Friday, 22 June 2007

Rising tide of collaboration between Scotland and Norway

Published: 22 June, 2007
John O'Groat Journal and Caithness Courier

IN the new session I have been given many more committee responsibilities.

The ambitions of the new Scottish government will either be constructively analysed or else the changes many Scots want will be slowed down. So my appointment as deputy convener of Education, Lifelong Learning and Culture is a big job, but with a limited number of backbench MSPs available I will also sit on the Transport, Infrastructure and Climate Change Committee.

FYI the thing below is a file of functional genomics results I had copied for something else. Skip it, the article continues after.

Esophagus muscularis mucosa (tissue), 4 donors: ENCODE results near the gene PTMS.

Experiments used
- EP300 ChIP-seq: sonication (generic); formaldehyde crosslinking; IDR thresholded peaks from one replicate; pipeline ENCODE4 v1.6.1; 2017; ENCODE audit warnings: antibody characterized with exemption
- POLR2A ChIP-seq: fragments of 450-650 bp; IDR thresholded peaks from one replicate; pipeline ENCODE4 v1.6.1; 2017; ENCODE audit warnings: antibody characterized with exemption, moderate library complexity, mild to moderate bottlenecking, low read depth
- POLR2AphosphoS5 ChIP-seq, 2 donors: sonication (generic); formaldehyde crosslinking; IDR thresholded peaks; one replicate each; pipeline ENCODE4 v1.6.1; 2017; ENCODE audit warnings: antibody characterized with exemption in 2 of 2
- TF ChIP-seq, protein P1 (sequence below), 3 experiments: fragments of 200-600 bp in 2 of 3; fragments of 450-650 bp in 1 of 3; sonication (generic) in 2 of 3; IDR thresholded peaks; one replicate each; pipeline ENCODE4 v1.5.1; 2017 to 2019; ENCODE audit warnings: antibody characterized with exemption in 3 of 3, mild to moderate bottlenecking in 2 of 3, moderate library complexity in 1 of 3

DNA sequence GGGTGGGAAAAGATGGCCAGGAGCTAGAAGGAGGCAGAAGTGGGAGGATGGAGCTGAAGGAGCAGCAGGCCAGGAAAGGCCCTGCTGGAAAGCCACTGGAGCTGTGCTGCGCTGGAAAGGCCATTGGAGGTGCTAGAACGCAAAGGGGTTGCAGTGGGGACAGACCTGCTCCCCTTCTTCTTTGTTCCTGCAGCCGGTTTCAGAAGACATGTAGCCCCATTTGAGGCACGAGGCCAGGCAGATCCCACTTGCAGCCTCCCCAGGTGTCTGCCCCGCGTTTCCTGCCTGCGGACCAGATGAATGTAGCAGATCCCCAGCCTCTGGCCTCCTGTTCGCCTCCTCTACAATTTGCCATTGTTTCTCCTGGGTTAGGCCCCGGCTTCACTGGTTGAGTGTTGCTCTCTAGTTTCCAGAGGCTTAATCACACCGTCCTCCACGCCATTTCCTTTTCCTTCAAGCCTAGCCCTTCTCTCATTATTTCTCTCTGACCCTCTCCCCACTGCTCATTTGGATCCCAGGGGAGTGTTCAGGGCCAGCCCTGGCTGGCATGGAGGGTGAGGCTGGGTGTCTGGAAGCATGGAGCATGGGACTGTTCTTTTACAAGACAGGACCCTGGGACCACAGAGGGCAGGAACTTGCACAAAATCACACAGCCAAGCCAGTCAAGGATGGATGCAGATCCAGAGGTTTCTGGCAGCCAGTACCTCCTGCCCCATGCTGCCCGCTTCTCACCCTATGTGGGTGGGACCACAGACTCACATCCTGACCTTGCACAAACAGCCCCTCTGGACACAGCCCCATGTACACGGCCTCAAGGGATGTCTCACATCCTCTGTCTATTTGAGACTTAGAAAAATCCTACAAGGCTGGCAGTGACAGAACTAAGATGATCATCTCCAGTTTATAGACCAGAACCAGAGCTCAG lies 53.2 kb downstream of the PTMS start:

Both wide areas of policy have a strong bearing on life in Caithness, Sutherland and Easter Ross, as elsewhere, but being able to articulate our particular issues will be a most apt use for my skills and political experience.

I have already spoken in three parliamentary debates since the restart. The first was on the rural development programme for which Cabinet Secretary Richard Lochhead stemmed the tide of increased costs to farmers and crofters of the far from "voluntary" modulation.

This EU-inspired wheeze cuts farm subsidies by top-slicing support payments to spread cash for specific schemes of environmental improvements that create and maintain jobs in the countryside. The crunch in Scotland was not to increase expenses ahead of other parts of Britain.